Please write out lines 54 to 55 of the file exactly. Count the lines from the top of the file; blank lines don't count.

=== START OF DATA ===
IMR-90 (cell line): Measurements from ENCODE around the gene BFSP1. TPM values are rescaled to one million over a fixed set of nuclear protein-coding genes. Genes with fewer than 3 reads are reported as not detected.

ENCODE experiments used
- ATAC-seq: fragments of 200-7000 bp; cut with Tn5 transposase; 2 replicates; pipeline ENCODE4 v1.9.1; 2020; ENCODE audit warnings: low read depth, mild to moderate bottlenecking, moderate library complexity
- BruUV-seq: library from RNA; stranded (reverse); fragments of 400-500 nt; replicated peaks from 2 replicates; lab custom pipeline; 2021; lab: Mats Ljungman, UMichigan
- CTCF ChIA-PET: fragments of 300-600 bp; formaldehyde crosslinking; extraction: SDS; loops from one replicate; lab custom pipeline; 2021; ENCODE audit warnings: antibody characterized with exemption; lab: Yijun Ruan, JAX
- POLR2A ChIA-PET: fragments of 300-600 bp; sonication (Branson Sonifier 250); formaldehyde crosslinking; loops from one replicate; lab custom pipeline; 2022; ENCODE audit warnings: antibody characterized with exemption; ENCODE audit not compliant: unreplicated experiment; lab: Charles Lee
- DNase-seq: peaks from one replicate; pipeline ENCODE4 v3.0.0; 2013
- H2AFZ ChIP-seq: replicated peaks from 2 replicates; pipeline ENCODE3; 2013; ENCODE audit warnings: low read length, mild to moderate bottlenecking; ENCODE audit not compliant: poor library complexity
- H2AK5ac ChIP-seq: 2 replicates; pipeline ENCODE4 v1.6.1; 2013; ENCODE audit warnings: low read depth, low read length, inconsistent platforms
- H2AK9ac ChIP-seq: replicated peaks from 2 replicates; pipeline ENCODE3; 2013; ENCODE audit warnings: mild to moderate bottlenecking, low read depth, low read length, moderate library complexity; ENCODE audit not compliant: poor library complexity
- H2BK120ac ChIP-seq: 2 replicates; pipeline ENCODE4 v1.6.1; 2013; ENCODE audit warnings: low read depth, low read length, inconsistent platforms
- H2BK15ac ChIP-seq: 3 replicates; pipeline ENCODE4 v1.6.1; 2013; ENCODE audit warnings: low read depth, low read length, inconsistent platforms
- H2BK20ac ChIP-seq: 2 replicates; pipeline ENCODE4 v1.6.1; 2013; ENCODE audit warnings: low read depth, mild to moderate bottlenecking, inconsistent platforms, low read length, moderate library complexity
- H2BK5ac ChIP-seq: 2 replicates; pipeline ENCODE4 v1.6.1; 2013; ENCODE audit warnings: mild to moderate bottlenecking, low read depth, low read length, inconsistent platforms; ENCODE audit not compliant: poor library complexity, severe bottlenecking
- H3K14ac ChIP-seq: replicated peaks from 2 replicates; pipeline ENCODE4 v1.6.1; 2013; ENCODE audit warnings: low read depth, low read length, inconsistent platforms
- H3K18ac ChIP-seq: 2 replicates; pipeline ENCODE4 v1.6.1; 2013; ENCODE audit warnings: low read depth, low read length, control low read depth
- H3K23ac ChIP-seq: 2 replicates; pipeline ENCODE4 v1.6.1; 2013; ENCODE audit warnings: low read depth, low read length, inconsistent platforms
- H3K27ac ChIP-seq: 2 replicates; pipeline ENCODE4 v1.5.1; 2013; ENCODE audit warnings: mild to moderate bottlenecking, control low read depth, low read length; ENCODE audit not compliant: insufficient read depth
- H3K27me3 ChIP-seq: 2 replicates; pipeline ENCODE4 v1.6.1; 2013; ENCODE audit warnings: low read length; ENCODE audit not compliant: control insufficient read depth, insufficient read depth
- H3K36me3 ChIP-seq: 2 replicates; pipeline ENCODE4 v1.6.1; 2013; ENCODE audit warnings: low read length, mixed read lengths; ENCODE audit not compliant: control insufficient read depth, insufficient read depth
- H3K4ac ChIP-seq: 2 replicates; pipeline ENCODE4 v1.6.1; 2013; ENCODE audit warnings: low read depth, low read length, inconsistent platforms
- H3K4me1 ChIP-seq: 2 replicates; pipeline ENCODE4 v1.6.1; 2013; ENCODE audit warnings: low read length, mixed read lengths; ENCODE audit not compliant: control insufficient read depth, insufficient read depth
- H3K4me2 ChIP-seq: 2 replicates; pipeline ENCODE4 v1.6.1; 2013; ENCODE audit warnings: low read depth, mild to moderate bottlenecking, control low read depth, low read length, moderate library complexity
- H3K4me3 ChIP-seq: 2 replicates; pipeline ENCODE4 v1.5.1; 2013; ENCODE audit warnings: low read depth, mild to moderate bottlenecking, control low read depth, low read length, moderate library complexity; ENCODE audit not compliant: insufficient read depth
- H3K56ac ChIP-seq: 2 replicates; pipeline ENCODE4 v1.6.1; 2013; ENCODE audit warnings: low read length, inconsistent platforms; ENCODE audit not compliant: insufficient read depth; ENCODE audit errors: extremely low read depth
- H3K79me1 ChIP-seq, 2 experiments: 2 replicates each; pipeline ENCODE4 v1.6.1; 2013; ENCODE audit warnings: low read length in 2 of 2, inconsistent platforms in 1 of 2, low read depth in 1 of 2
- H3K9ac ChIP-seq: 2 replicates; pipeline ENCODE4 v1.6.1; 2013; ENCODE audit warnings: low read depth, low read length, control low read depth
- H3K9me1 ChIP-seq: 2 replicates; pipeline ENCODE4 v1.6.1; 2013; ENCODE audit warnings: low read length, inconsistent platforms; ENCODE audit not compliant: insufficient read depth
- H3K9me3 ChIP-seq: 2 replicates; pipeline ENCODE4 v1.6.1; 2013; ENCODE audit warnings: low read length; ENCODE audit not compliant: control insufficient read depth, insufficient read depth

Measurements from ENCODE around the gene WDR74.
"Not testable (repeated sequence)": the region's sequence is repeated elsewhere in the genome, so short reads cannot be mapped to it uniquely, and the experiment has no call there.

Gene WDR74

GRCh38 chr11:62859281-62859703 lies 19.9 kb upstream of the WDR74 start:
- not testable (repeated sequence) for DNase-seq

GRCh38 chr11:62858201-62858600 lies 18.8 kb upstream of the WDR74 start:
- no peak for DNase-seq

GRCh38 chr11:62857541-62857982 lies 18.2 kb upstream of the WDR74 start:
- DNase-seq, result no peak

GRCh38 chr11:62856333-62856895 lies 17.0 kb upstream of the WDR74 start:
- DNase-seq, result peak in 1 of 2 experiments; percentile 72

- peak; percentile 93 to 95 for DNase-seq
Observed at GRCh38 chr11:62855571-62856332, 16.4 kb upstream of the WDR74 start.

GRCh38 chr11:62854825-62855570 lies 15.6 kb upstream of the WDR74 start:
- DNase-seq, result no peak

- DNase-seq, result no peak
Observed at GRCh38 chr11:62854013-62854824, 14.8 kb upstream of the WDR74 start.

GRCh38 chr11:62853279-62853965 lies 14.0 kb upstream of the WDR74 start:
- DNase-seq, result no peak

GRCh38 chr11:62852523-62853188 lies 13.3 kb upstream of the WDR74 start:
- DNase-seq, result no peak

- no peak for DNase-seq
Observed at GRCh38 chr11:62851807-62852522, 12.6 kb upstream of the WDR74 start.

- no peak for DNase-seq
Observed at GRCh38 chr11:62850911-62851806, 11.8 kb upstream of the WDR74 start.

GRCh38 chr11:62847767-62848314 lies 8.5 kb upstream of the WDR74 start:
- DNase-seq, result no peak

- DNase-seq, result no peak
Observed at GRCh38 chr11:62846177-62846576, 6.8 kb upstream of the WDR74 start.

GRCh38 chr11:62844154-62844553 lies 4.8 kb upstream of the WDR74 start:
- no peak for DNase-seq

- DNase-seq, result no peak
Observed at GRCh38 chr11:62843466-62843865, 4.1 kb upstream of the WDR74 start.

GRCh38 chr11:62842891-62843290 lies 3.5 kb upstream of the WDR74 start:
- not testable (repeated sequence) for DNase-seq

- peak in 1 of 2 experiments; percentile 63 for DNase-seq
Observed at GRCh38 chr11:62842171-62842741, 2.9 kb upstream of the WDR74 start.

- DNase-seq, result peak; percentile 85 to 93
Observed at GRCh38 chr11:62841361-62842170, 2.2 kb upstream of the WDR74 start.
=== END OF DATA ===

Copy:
Observed at GRCh38 chr11:62850911-62851806, 11.8 kb upstream of the WDR74 start.

GRCh38 chr11:62847767-62848314 lies 8.5 kb upstream of the WDR74 start: